Aadukalam Murugadoss and Saishri Prabhakaran deliver notable performances, while child artiste Hamaresh makes an impressive debut as a protagonist.
In Rangoli, director Vaali Mohan Das comes up with a simple story that is in tune with the times. The film tells the story of a schoolboy from a lower middle-income group family who has trouble adapting to a private school.
What makes the film work is Vaali Mohan Das’s treatment of the story. But before we discuss the story and its making in detail, here is its synopsis:
Sathya (Hamaresh) is an intelligent student who tops his class. He is the pride of his government school.
Though he is sharp, his father Gandhi (Aadukalam Murugadoss), a dhobi by profession, and his wife Kaliamma (Saishri Prabhakaran) are both under the impression that they should put him in a private school to make sure he makes it big in his life.
However, getting Sathya admitted to a popular private school was beyond their means of Gandhi.
Nevertheless, Gandhi was willing to take loans and work overtime to get his son into a private school.
The whole family — which includes Gandhi, his wife Kaliamma, and their daughter Vembu Lakshmi — work to make ends meet.
Meanwhile, Sathya finds it tough to adapt to the new school where most students are from well-to-do families. At the same time, he is burdened by the fact that his entire family slogs to make him study in a costly private school.
What happens then is what the film is all about.
Initially, Rangoli does not look like it has anything interesting or significant to offer. However, as the story progresses, you realise that this story is different from those made in the genre.
Slowly, but surely, director Vaali Mohan Das gets your attention and keeps you interested with his unexpected developments in the plot. What makes the story work is the fact that it is rooted in reality.
Unlike films that portray boys as irresponsible, this one showcases how boys from the lower income group are intent on proving a point and staying focused on their goal, no matter what distractions come their way.
By the time the movie ends, it makes an important point about education and bonding in the family.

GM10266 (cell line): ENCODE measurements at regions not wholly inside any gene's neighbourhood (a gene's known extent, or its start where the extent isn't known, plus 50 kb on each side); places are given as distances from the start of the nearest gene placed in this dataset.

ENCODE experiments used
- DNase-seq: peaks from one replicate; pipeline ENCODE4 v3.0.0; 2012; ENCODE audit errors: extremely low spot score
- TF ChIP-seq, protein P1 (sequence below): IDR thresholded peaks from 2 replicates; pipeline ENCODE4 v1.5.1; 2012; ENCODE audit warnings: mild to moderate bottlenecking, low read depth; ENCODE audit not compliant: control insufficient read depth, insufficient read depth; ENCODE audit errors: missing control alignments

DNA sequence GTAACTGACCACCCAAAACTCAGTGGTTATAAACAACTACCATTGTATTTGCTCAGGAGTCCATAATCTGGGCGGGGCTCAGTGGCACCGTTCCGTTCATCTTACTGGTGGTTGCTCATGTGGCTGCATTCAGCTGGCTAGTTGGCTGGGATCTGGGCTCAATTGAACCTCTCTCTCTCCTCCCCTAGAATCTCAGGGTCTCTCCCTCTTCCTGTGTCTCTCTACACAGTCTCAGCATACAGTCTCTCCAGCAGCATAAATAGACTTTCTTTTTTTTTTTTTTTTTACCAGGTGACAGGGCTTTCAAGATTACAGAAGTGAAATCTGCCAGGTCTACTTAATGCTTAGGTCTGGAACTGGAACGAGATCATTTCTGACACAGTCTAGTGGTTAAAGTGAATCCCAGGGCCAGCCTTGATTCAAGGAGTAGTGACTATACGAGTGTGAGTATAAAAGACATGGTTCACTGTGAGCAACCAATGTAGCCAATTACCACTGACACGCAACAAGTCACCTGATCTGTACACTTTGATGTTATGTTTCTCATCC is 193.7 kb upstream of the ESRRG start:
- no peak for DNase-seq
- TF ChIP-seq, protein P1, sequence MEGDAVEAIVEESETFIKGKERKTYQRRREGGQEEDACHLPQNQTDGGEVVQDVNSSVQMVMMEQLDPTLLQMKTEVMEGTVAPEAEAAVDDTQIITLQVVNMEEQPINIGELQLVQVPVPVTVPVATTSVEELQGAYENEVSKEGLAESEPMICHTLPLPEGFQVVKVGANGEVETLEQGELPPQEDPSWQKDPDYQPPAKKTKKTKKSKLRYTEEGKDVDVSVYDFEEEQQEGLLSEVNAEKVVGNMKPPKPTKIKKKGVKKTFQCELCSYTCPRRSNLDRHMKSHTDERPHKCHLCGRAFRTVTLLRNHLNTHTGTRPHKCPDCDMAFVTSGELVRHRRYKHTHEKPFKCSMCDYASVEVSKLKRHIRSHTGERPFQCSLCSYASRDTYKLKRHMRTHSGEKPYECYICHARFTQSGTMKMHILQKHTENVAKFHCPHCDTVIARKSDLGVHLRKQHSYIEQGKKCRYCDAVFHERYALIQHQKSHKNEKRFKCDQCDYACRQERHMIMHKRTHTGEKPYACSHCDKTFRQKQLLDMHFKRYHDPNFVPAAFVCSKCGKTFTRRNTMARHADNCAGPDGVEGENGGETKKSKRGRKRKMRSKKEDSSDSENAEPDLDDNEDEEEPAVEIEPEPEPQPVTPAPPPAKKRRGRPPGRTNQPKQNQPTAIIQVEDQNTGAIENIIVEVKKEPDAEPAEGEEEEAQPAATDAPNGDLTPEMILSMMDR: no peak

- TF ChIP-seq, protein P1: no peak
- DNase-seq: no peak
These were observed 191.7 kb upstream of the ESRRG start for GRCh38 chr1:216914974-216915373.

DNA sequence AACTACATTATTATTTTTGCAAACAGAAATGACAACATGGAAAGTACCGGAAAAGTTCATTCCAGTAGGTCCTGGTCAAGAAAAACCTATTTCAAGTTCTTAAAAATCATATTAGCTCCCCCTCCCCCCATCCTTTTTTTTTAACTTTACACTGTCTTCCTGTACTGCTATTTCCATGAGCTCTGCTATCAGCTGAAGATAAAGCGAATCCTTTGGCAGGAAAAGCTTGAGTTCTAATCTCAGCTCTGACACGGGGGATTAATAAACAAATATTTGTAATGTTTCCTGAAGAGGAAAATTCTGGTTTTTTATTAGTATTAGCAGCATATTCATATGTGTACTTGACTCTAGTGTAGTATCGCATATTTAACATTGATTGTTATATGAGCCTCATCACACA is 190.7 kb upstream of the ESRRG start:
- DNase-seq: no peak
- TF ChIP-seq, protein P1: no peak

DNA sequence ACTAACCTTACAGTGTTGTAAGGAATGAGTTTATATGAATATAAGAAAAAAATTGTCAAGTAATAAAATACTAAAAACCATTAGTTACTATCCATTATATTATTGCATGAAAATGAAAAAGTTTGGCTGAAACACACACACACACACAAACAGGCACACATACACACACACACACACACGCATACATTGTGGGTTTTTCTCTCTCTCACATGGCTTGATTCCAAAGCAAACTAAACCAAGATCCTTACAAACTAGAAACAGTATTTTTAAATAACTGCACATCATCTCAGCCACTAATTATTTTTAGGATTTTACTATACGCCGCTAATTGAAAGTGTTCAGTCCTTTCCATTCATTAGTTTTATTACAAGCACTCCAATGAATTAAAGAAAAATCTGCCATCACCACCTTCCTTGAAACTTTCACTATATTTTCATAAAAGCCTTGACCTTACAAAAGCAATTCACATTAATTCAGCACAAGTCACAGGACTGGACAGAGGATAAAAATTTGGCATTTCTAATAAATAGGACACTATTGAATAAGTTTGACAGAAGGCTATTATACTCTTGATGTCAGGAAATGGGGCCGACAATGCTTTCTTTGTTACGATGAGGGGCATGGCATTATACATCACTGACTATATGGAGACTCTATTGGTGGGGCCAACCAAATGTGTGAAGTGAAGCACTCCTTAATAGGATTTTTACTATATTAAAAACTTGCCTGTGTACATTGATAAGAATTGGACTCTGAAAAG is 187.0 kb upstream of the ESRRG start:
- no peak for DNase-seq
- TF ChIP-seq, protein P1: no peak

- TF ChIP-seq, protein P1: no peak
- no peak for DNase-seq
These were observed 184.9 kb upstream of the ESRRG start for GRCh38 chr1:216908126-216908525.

The film also wins your heart for showing romance the way it happens in school. Since there are no awkward or obscene moments in the flick, it comes as a clean entertainer.
Hamaresh, a child artiste who acted in several films, makes an impressive debut as a hero through this film.
Prarthana Sandeep, who plays his romantic interest Parvathy, comes up with a promising performance.
But Aadukalam Murugadoss, who plays the hero’s father, steals the show with his spectacular performance. He showcases brilliantly the pain and the struggles of a father who does not disclose his overwhelming challenges to his family members but looks to meet all their needs by continuing to slog day and night.
Initially, you find it difficult to accept Saishri Prabhakaran as Sathya’s mother. However, she delivers a commanding performance and convinces you that she owns the part.
Akshaya, who plays Sathya’s sister, also delivers an impressive performance. Together, they breathe life into a film and help it make a mark.
It is not that Rangoli does not have lapses. It does and the most significant of them is in the casting department.
Most of the teachers don’t seem to fit the role which dents the credibility of the plot.
Also, the movie takes its time to get you interested in it and this could impact footfall in theatres.
Despite its slow start and weak casting, Rangoli has its moments and is worth a watch.
(Views expressed here are personal.)